To fall under CDA immunity, a website must passively display content that is created entirely by a third party.

In Roland, U.S. Magistrate Judge Michael E. Hegarty found that the plaintiffs sufficiently pled that the defendants contributed in part to Kyree Brown's representation as a verified user.

Judge Hegarty noted that his decision applied only to the pleading stage and did not affect whether defendants could assert CDA immunity at summary judgment. The ruling shows that internet service providers' involvement in vetting users and their content could lead to greater potential exposure.

The Ninth Circuit and U.S. Court of Appeals for the Tenth Circuit have also weighed in on the issue. These courts have routinely differentiated between content that a website itself creates versus the passive display of content.

In Fair Housing Council of San Fernando Valley v. Roommates.com LLC in 2008, the Ninth Circuit found that requiring subscribers to select their roommate preferences through prepopulated answers prevented CDA immunity because the website materially contributed to the content's unlawfulness.[3]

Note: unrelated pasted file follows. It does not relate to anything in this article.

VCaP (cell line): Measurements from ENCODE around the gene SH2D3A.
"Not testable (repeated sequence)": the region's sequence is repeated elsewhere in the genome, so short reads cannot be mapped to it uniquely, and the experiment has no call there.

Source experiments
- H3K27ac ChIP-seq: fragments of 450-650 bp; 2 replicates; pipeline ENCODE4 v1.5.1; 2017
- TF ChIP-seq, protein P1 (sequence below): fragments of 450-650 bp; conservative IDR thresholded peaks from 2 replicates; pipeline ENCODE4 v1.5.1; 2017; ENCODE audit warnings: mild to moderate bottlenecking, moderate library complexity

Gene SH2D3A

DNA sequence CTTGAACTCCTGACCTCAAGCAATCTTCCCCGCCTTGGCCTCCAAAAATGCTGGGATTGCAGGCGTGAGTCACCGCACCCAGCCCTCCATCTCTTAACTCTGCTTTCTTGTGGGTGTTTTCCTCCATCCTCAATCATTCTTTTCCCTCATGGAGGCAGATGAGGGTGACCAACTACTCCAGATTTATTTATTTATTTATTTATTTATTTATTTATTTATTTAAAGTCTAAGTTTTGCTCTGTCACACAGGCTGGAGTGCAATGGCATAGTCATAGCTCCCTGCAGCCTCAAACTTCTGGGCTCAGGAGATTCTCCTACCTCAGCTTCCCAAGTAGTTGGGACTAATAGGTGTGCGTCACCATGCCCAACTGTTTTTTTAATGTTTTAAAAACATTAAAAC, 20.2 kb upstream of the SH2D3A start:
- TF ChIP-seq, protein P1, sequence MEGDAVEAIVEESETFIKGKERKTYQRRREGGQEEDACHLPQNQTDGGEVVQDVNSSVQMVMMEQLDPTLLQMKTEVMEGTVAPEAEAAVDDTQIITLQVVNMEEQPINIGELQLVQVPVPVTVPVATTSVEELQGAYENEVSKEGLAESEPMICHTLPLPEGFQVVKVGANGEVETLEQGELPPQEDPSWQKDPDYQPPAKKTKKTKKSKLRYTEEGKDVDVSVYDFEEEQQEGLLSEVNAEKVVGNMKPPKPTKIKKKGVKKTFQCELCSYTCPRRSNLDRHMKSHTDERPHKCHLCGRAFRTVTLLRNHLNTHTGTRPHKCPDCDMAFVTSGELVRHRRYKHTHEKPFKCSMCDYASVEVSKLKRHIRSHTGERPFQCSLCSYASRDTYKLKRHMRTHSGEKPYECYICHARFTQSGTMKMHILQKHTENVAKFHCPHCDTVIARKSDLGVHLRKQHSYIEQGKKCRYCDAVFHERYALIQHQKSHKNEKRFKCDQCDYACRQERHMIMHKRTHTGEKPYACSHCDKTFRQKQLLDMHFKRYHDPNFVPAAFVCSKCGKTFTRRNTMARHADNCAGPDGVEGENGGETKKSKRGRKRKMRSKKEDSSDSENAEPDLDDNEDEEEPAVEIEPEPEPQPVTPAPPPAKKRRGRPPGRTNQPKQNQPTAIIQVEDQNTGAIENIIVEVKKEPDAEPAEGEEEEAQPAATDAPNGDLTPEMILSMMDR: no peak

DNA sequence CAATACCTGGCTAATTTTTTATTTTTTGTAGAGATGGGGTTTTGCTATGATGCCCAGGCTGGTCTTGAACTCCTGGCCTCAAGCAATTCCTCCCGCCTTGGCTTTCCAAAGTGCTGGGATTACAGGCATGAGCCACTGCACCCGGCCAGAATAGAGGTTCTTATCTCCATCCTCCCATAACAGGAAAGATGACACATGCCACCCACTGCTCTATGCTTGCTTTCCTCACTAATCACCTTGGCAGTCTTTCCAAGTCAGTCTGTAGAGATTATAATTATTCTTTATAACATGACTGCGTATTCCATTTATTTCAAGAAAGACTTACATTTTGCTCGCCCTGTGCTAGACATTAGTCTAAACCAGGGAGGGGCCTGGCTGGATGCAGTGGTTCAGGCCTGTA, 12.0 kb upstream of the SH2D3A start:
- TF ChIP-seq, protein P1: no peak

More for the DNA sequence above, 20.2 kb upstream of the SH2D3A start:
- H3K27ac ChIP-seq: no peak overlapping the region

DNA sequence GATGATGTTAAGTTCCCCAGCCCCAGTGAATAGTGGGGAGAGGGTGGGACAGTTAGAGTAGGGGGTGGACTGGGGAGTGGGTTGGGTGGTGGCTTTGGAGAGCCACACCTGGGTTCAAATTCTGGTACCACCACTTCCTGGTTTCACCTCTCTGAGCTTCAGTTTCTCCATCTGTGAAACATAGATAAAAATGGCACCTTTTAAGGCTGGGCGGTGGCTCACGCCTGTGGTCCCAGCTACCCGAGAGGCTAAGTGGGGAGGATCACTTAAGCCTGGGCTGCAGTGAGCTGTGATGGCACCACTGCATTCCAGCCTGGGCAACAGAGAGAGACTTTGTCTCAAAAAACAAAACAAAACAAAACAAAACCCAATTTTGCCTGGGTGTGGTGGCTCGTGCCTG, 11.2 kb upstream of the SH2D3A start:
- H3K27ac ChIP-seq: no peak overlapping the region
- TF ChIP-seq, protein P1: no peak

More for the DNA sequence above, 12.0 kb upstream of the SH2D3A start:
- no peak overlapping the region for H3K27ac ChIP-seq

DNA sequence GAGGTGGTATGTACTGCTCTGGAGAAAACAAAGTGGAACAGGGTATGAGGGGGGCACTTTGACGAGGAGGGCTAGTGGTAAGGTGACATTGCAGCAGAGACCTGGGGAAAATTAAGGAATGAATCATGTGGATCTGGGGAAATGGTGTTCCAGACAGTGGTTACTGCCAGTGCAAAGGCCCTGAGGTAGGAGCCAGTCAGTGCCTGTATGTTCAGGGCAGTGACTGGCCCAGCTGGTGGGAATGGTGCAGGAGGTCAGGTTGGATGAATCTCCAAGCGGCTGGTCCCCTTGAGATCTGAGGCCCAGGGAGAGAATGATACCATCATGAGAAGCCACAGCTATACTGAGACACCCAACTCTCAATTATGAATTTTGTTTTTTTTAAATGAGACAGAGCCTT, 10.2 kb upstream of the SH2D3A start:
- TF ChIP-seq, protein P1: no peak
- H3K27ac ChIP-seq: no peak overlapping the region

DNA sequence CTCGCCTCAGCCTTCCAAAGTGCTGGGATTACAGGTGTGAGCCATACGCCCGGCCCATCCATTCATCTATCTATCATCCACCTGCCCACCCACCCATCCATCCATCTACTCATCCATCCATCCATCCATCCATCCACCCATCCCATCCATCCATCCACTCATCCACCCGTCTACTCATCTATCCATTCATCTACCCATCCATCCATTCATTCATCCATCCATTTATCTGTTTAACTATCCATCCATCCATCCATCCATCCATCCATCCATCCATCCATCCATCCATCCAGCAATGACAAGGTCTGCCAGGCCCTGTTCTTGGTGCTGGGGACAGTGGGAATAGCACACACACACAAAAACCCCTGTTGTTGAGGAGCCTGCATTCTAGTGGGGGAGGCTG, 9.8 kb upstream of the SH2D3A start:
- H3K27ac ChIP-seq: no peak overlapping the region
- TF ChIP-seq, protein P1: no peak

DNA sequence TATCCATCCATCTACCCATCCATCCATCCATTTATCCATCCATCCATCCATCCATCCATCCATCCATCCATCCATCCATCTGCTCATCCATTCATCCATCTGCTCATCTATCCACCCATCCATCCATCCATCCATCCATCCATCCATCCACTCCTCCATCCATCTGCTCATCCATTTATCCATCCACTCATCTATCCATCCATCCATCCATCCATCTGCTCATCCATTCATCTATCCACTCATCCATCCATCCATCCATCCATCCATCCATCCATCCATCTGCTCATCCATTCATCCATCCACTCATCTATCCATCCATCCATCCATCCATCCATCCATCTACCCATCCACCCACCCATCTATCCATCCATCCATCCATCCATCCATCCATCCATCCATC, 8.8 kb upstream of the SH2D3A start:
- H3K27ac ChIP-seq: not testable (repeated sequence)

Similarly, in FTC v. Accusearch Inc., the Tenth Circuit found that a website's participation in disclosing confidential telephone records through a third party classified it as a developer of information.[4]

At odds with Accusearch, the Ninth Circuit ruled in Kimzey v. Yelp! Inc. that Yelp had immunity when transforming negative reviews to conform to its star-rating system because the system is a neutral tool that did not amount to content creation or development.[5]

Key Takeaways

The Supreme Court has never addressed whether Section 230 immunity will remain broad in its protections or be narrowed. The question remains open for the lower courts, and there is inconsistency among circuits regarding the immunity that content providers are granted.